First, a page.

National high school championships provide hope but require caution

With school life severely restricted by the novel coronavirus, it is hoped that high school athletes will demonstrate the results of their efforts to balance learning and club activities.

This summer’s national high school championships, known as the inter-high school meets, have begun. They are taking place mainly in the five prefectures of the Hokushinetsu region — Fukui, Niigata, Toyama, Ishikawa and Nagano. Until Aug. 24, about 30,000 students will participate in 30 sports, including athletics and swimming.

The event was canceled last year due to the coronavirus pandemic, and it is now being held for the first time in two years. The National High School Baseball Championship will also be held at Koshien Stadium for the first time in two years.

The pandemic continues to have a large influence on school life. Many schools have been increasing classes on Saturdays or have shortened their summer holidays to make up for class time lost due to antivirus measures, such as school closures or staggered attendance based on grade or class.

Events such as sports and cultural festivals have been forced to be canceled or scaled down. In many cases, club activities may be restricted in terms of activity time and matches with other schools.

Athletes should be proud of the fact that they did not give up their hopes and continued to work hard to earn berths at these national championships in spite of such tough circumstances. It is hoped that as they compete at these championships, they will spare a thought for their seniors who were denied their dreams of making it to the big stage of national championships, as well as athletes from other schools who were not able to advance to the national events.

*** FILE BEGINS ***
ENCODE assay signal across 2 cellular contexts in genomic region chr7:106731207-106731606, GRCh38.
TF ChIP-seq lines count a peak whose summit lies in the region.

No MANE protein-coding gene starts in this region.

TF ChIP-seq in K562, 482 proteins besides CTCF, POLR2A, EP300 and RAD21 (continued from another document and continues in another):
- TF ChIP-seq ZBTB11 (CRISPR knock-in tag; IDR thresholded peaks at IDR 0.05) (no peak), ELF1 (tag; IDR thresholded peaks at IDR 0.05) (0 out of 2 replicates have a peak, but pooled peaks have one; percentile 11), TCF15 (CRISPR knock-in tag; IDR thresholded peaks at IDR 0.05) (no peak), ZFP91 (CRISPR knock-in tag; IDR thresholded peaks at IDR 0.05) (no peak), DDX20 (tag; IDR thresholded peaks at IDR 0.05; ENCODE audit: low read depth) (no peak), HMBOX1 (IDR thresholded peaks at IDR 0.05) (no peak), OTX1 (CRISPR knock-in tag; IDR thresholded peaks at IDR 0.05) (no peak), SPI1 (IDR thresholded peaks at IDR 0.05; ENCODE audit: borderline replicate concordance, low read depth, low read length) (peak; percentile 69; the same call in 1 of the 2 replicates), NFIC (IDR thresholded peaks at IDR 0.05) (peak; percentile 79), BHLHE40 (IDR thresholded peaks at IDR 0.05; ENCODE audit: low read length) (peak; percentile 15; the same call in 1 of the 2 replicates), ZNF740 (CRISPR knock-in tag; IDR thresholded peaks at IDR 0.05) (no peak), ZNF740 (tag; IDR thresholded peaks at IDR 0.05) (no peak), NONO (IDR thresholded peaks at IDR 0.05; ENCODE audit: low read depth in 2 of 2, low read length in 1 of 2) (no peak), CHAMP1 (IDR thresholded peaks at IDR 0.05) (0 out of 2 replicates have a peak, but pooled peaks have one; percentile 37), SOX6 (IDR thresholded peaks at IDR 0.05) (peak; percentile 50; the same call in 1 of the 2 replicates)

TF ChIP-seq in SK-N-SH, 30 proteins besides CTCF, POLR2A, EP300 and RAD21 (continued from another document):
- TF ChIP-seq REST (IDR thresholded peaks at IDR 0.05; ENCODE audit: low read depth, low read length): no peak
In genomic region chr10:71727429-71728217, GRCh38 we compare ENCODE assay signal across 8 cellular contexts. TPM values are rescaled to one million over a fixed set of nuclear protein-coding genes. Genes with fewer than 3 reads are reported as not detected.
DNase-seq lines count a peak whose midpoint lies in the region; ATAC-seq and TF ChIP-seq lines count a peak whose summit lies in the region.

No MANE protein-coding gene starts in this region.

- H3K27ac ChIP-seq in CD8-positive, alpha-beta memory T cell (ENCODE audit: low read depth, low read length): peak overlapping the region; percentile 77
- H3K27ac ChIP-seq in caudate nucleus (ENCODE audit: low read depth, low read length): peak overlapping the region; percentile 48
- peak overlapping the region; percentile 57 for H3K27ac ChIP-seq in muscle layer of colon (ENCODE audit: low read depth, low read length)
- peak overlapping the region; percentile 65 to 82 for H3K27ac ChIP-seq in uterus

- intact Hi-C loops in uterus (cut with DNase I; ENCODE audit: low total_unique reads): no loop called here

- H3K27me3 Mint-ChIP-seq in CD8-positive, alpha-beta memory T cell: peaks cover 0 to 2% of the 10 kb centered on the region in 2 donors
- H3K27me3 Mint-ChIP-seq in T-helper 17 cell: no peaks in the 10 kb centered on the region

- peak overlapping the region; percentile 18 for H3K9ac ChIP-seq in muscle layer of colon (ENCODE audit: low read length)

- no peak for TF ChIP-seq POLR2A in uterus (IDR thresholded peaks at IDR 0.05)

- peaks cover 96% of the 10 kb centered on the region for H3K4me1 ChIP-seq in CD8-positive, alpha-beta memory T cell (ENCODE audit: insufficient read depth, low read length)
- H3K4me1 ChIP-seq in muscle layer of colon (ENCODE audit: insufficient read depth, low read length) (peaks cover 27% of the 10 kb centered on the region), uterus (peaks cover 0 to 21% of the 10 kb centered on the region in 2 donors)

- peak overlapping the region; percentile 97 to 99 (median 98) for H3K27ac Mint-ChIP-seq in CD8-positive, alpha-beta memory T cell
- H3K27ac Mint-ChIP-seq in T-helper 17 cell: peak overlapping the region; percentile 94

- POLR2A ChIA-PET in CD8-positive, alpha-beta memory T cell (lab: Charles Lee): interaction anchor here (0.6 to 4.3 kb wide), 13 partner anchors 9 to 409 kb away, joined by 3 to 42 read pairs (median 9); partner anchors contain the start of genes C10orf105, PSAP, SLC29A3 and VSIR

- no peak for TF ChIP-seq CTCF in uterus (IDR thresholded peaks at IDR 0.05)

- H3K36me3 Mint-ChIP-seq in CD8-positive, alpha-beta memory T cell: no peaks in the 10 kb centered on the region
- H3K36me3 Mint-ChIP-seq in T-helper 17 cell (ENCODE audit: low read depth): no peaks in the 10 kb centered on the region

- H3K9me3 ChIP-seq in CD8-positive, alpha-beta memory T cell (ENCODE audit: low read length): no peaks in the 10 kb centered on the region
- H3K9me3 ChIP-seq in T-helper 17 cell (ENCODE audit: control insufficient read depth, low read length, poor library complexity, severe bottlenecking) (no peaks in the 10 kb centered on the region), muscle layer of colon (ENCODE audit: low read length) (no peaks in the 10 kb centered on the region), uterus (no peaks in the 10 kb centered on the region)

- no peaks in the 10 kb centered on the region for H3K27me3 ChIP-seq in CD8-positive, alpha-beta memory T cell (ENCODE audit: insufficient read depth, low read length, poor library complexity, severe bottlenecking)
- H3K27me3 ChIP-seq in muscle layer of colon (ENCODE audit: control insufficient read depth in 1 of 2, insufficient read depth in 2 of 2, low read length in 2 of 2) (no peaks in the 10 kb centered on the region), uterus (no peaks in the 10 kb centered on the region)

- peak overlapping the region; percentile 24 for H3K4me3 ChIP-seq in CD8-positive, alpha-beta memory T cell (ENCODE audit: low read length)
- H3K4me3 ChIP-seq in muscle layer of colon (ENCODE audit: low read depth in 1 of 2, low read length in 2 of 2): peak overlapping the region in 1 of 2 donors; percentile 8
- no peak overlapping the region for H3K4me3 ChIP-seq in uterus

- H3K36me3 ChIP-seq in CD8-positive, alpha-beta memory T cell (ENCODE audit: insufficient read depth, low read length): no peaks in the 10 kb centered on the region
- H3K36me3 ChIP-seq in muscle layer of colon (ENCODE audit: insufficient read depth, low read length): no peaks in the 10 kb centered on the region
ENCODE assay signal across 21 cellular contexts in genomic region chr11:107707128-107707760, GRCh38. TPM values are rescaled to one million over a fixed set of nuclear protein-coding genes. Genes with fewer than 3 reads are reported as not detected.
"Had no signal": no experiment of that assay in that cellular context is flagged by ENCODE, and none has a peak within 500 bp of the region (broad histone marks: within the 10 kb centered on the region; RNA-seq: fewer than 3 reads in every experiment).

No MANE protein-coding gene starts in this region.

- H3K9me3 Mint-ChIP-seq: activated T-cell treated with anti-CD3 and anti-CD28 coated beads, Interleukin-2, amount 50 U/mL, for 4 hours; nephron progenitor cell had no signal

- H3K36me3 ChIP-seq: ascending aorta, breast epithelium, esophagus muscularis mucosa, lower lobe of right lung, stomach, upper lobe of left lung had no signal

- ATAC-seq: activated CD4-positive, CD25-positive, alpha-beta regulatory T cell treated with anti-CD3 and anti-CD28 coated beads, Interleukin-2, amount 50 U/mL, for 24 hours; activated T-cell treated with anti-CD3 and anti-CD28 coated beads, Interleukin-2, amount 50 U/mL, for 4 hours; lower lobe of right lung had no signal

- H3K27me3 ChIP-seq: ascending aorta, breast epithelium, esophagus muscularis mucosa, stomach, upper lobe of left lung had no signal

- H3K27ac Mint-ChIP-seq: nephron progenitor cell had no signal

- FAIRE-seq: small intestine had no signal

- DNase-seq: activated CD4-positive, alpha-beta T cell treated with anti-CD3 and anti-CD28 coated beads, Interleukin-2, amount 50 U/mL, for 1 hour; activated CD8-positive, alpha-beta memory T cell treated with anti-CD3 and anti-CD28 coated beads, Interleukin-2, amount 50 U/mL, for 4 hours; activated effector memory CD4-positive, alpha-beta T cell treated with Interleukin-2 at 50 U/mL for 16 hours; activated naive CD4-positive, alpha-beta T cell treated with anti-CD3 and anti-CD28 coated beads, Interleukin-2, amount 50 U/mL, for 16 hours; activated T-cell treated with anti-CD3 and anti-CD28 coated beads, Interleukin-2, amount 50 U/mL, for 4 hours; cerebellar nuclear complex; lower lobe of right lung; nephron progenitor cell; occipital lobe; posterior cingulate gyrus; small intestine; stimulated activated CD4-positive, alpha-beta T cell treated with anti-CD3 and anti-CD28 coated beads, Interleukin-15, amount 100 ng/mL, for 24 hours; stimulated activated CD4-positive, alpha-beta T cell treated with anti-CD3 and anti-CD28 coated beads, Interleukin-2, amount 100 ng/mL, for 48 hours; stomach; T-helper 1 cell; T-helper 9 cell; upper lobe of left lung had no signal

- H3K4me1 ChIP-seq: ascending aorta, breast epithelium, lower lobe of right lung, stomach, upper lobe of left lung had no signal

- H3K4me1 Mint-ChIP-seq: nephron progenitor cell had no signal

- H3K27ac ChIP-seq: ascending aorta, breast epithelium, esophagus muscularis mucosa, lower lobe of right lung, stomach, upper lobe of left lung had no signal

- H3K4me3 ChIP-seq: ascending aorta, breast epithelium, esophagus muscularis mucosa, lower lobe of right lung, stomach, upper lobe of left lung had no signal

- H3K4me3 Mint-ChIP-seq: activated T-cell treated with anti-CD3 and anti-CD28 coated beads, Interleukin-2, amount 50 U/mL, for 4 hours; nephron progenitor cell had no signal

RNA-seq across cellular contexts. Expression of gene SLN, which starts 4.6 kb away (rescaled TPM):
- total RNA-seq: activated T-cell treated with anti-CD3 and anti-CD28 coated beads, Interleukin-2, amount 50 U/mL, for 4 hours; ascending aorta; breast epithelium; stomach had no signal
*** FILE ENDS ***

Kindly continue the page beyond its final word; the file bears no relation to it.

For many third-year students, national high school championships are the culmination of their club activities. For top-level athletes, participation in the national championships will be an important step toward Olympic and professional careers.

The biggest challenge is to prevent infections and ensure a safe event. With the number of new infections on the rise across the country, the utmost caution will be needed at these events where prefectural representatives are expected to gather.

In principle, the events will be held without spectators. However, if the infection situation deteriorates, such as a case in which a state of emergency is declared for the host prefectures, it is expected that total or partial cancellations will be considered.

Measures have been taken according to the characteristics of each sport. For example, in the case of judo, which involves intense physical contact, players undergo PCR (polymerase chain reaction) tests and the match time is shortened.

Some schools have already decided not to participate in the national championships as athletes were infected with the virus or were found to have had close contact with infected people. Each school should take thorough measures to prevent infections from spreading through competitions. Awareness of heatstroke risk is also essential.

On July 31, a national high school comprehensive cultural festival, which is called an inter-high school event of cultural clubs, will start in Wakayama Prefecture. It is the first time in two years that the event has been held with participants gathered at venues.

In 22 areas, including chorus, brass band, arts and crafts, photography and newspapers, the results of daily practice and training will be displayed. Although there are many restrictions, such as limiting the number of visitors to prevent infections, the event will be an opportunity to deepen exchanges between students from various parts of the country who have been working in the same fields.

— The original Japanese article appeared in The Yomiuri Shimbun on July 30, 2021.